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The book identifies families, congregations, and mentor relationships as the "holy ground" where young people are most likely to encounter God. They offer an approach ...
The book identifies families, congregations, and mentor relationships as the "holy ground" where young people are most likely to encounter God. They offer an approach to youth ministry that is built on spiritual practices like a circle of friends and developing a rhythm of life.
Built on a keen awareness of the needs of youth, this book offers a new paradigm for youth ministry, which is not activity-based but is based on a model of spiritual care for youth. Questions and exercises for personal reflection, educational use, and spiritual growth make this book a valuable resource that can revitalize those in a "burnout" profession. It is useful for individual reading and also for discussion by ministry teams.
Posted March 9, 2000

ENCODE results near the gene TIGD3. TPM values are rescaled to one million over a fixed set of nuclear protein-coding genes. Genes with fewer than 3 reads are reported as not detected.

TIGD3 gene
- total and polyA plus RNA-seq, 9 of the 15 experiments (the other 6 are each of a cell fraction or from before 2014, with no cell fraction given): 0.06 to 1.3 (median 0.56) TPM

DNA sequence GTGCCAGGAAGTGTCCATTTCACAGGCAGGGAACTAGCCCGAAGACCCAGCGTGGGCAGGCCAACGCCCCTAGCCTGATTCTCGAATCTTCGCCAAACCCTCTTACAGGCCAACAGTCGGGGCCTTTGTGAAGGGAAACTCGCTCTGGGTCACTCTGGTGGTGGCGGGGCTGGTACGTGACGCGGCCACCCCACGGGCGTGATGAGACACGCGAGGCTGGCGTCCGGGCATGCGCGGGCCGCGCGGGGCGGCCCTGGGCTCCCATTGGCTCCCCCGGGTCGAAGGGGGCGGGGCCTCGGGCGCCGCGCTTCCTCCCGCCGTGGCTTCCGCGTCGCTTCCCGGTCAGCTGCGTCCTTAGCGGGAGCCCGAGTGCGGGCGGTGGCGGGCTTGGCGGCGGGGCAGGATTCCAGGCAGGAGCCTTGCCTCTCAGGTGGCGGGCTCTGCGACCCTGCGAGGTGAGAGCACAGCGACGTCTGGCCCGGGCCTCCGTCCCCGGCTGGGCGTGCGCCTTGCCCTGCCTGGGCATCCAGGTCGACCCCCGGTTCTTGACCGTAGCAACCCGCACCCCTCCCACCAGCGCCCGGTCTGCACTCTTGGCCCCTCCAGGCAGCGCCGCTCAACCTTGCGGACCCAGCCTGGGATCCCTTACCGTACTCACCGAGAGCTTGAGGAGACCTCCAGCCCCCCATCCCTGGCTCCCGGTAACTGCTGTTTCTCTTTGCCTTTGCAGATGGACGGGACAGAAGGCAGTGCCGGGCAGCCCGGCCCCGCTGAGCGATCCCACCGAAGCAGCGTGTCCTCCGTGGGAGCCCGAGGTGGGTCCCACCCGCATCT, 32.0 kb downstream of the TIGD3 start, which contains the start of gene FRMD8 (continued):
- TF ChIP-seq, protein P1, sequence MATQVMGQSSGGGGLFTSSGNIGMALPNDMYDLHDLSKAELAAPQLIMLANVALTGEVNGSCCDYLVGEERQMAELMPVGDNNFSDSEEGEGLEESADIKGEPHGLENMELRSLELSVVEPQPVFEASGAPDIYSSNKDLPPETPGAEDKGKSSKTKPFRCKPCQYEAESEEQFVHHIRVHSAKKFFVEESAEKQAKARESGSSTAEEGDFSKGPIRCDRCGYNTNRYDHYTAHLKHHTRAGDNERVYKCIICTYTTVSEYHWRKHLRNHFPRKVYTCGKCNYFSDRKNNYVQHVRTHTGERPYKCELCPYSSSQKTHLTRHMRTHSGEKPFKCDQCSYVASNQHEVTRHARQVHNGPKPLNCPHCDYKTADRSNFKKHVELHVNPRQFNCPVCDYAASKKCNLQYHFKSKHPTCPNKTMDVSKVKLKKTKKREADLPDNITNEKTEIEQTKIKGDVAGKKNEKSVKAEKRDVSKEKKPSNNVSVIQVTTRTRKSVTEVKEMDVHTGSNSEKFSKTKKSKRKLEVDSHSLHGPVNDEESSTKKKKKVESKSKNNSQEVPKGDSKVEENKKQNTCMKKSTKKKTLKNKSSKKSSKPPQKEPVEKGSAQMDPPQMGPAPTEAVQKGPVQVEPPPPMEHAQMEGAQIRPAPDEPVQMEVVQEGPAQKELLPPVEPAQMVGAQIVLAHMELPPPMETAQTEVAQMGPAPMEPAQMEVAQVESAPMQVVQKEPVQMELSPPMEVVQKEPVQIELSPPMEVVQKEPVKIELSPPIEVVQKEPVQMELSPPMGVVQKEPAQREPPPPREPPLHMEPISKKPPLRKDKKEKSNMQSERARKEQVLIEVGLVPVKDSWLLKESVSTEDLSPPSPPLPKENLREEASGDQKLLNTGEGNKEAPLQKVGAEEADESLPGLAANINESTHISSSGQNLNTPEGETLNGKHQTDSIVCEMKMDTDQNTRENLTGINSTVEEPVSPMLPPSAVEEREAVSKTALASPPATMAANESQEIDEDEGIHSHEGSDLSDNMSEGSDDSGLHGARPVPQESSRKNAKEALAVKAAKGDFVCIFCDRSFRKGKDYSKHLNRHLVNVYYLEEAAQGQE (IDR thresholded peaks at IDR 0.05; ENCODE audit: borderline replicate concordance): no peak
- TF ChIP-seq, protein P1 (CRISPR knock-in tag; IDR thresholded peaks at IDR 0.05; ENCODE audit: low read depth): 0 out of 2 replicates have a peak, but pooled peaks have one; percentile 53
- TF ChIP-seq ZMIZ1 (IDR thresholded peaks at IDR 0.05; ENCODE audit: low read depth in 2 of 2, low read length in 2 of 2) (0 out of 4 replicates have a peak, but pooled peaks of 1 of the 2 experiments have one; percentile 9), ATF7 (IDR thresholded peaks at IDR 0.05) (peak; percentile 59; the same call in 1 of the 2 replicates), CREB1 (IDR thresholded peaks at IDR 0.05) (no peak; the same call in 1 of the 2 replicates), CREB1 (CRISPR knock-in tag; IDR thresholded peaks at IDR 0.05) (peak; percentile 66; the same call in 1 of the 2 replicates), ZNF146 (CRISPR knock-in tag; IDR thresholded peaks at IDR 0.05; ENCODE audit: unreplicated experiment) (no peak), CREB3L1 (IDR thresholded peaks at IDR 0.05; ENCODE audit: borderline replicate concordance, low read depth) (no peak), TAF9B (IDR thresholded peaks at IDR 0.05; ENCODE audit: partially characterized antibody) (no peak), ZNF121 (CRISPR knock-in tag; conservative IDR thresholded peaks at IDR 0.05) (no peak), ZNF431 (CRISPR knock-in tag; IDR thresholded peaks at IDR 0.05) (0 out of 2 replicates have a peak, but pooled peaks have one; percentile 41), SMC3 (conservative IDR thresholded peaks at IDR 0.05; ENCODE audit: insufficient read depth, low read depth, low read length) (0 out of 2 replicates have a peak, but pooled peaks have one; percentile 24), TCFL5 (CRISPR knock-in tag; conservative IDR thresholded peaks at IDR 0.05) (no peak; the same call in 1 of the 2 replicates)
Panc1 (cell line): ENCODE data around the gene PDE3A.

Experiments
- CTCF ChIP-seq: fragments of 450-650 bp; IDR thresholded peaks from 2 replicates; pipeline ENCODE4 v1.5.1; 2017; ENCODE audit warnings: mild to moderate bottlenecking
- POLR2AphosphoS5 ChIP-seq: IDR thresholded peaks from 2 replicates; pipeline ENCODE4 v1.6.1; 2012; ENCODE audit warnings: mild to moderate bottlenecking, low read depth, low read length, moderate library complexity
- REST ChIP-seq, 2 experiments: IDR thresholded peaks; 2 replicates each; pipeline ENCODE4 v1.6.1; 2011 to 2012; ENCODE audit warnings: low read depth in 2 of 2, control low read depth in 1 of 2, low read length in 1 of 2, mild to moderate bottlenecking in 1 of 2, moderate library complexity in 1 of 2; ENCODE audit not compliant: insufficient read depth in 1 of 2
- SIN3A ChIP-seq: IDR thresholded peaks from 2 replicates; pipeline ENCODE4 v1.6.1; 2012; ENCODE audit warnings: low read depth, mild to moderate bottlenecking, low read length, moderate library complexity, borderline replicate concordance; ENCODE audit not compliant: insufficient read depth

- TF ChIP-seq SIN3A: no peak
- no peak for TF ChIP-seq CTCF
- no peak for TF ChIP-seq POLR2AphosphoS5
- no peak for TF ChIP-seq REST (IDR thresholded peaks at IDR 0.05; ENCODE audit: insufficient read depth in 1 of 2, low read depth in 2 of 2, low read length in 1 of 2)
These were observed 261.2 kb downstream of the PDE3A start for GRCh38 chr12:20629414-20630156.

Busy. That describes most youth workers. They desperately want to reach teenagers, so on any given day you will find them making last minute preparations for the fall retreat, planning for next Wednesday¿s talk, or hanging out with students at the high school football game. However, while all of these are important components of a ¿successful¿ youth ministry, they are not the most important. According to the authors of The Godbearing Life, the primary job of every youth worker is to provide spiritual direction to their students. While this may seem like an obvious statement, the simple fact is that most youth workers are not assuming this role as their primary responsibility. We have developed the mentality that in order to reach students with the gospel message we must have a ¿full-service¿ youth program complete with all the bells and whistles. That takes time¿time that would be better spent being a pastor to students, helping them to discover that Christianity is not a religion, but a lifestyle. Providing strong scriptural and theological support as well as using examples from their own life, the authors propose an approach to youth ministry that is desperately needed. The authors not only advocate the importance of being spiritual directors for our students, but they present six primary practices by which to do it: communion, compassion, nurture, witness, dehabituation, and worship. It is through these practices that we establish our identity as followers of Jesus Christ, and we are formed into a community of faith. These practices will strike a chord with the postmodern youth to which we minister. This book may not be for every youth worker. If you are looking for another ¿quick-fix¿ or book of ideas, you will be sorely disappointed. However, if you are serious about enabling students to own their faith and grow toward mature Christian adulthood, then you can¿t afford not to read this book. In my thirteen years of youth ministry, I have read hundreds of books on youth ministry. I am not exaggerating when I say that this is THE BEST of the bunch.Was this review helpful? Yes NoThank you for your feedback. Report this reviewThank you, this review has been flagged.